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Teaching 24/7

Shannon C'de Baca

I walked into the high school I attended in the mid-1960's and was comforted by some of the changes I saw in terms of flexible room arrangements and technology. Then a bell rang and I was back in the 1960's. The students still move from teacher to teacher six to seven times each day. We have made many changes, but we have not altered the most powerful variable in the equation: time.

I teach online—and have seen how time can be used differently. Can ... and must. I have nine students who work more than 40 hours a week on a family farm, eight that handle a significant share of the child care for their working parent(s), six who work two jobs, and many students who have added my class to an already packed daily schedule. I can not teach from 9am to 4pm and meet the needs of all of these kids.

In my classes we negotiate my day to day schedule. The content is always available and my direct instruction is used much more strategically. Students have a regular video meeting with me twice weekly often on Skype. I can usually gather them into three or four working groups and those who miss a meeting catch up using the archived video or email. Here I handle all the questions relating to instruction and some of the labs. We always have three or four asynchronous discussions going. Administrative information (announcements, grades, updates, deadlines and schedules) is posted and available 24/7.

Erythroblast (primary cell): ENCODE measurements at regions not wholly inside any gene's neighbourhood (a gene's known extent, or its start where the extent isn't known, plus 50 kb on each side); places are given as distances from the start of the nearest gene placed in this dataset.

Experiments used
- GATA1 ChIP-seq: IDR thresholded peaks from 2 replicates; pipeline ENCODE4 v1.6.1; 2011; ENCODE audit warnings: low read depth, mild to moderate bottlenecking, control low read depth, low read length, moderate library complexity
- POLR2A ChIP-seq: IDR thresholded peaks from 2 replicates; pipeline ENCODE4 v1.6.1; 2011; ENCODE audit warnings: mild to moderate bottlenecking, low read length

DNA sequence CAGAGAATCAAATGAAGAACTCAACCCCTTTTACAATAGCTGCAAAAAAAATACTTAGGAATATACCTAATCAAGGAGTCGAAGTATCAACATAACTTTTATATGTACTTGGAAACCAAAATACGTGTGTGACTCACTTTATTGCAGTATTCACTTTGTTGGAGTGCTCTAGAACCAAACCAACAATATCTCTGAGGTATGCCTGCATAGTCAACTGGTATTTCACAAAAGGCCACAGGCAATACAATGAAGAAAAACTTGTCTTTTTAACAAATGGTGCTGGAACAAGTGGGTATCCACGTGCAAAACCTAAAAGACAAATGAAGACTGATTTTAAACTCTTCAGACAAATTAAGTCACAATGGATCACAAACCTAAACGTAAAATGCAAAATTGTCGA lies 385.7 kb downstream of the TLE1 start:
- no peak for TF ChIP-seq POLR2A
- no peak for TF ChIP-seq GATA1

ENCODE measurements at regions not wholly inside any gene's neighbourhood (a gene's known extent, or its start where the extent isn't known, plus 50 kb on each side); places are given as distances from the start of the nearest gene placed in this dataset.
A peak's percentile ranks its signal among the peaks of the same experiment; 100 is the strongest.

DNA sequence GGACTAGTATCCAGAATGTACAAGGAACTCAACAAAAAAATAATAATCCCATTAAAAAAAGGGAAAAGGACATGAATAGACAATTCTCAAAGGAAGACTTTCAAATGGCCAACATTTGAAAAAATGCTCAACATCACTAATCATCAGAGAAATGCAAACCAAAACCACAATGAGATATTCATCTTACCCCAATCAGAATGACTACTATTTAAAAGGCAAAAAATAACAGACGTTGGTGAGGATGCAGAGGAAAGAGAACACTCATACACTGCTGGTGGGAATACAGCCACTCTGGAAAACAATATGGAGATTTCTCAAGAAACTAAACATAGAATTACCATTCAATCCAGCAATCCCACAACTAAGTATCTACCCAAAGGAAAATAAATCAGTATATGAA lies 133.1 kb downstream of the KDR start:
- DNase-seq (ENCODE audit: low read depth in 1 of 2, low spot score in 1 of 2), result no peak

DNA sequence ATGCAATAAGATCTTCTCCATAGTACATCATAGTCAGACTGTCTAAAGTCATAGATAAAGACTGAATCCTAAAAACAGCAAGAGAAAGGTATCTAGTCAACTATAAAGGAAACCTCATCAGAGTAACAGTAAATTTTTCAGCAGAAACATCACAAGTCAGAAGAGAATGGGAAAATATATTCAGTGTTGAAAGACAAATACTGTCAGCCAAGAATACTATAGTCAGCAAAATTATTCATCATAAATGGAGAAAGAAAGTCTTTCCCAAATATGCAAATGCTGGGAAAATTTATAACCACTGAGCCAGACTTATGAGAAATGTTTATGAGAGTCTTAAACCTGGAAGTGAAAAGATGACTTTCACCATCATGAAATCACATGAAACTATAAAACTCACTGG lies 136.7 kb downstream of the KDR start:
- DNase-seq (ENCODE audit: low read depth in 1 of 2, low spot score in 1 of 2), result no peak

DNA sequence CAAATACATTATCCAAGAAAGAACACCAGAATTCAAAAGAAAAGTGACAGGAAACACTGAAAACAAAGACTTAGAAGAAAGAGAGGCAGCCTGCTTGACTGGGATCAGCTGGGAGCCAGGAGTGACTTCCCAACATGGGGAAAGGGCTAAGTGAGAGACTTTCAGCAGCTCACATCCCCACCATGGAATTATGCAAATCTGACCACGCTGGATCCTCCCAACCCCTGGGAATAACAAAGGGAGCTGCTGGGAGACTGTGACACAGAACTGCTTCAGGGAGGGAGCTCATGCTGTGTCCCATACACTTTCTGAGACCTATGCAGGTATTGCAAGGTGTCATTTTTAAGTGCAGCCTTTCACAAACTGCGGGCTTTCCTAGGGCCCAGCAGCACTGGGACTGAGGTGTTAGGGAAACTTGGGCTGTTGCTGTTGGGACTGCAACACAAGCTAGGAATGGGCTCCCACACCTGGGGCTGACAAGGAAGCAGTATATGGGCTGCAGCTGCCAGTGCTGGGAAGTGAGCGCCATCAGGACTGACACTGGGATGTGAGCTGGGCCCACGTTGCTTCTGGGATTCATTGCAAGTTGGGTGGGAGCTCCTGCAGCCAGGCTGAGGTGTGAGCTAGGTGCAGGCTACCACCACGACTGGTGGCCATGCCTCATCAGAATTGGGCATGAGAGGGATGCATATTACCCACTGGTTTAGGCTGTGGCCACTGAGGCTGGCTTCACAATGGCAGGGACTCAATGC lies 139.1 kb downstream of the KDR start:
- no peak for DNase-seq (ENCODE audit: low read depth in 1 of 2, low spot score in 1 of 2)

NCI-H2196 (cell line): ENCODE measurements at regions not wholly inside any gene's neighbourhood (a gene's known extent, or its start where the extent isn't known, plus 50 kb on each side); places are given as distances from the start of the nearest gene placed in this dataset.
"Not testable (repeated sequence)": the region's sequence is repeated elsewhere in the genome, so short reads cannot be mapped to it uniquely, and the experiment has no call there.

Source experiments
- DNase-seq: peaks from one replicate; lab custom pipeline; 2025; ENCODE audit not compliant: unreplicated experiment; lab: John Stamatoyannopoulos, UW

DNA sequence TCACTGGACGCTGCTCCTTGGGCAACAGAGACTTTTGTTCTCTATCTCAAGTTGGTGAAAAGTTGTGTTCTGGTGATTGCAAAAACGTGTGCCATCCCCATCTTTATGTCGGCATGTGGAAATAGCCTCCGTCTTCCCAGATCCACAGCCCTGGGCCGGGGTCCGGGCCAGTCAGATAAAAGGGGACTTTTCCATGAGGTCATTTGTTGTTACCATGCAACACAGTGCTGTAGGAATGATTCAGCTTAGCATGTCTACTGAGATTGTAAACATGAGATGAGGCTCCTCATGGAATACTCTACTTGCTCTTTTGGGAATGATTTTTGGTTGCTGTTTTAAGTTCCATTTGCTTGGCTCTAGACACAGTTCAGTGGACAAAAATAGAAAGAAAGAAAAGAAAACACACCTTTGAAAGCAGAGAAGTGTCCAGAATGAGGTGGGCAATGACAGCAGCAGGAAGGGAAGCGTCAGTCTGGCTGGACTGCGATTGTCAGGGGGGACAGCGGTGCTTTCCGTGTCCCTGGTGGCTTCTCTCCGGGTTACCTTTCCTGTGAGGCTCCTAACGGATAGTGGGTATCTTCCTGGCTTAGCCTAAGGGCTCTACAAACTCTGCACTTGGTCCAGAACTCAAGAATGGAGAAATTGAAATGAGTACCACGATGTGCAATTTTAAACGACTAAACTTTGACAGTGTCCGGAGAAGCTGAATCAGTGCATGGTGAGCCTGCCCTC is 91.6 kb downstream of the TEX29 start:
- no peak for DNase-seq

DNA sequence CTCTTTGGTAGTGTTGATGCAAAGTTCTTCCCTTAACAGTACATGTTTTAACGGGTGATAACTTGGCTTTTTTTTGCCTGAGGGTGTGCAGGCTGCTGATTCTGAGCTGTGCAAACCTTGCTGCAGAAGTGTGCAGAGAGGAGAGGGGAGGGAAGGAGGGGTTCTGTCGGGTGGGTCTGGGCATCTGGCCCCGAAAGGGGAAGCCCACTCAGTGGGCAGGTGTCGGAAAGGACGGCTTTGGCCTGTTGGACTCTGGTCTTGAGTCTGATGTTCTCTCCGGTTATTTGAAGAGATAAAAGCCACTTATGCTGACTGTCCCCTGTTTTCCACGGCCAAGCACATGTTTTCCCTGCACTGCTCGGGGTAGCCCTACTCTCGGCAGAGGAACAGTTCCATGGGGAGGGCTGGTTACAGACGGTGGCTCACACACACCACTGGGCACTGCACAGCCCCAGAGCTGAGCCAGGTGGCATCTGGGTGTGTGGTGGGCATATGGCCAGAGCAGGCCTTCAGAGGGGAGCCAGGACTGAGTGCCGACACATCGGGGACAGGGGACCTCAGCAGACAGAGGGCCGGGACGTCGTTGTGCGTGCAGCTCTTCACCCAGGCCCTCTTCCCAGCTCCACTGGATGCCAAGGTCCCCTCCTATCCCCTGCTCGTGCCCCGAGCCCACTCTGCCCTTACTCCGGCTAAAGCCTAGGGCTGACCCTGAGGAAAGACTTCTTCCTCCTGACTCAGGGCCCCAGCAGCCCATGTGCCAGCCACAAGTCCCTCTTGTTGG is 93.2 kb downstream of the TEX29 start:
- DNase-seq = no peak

I teach chemistry and I can tell you that deep abstract knowledge requires some think time. Students need to see a concept several times via a variety of lessons and contexts. My goal for my students has always been mastery, and sometimes it takes students more than a day or even a week to reach deep understanding. But some time ago, our assessments began prioritizing coverage. Coverage involves a rigid schedule. Mastery requires more flexible use of time.

Lots of blended classrooms are using time more like online instructors. I think that in the future, face-to-face teacher interaction may be considered more carefully: What is the best use of this time? What groupings, what schedule, how many kids, what kinds of virtual space? All those variables come into play ... but "school time" must span 24 hours, seven days a week.

Changing the schedule in my online classes meant more instructional time for my students. When my students see time as a commodity and a variable, they spend more time with content. My students log on for about five hours of synchronous time each week and put in another 12 to 15 hours on evenings, weekends, and holidays. When we give teachers and/or schools permission to control time, we make better use of it.

Shannon C'de Baca has been a science teacher for the last 34 years. She currently teaches a blended online chemistry course.

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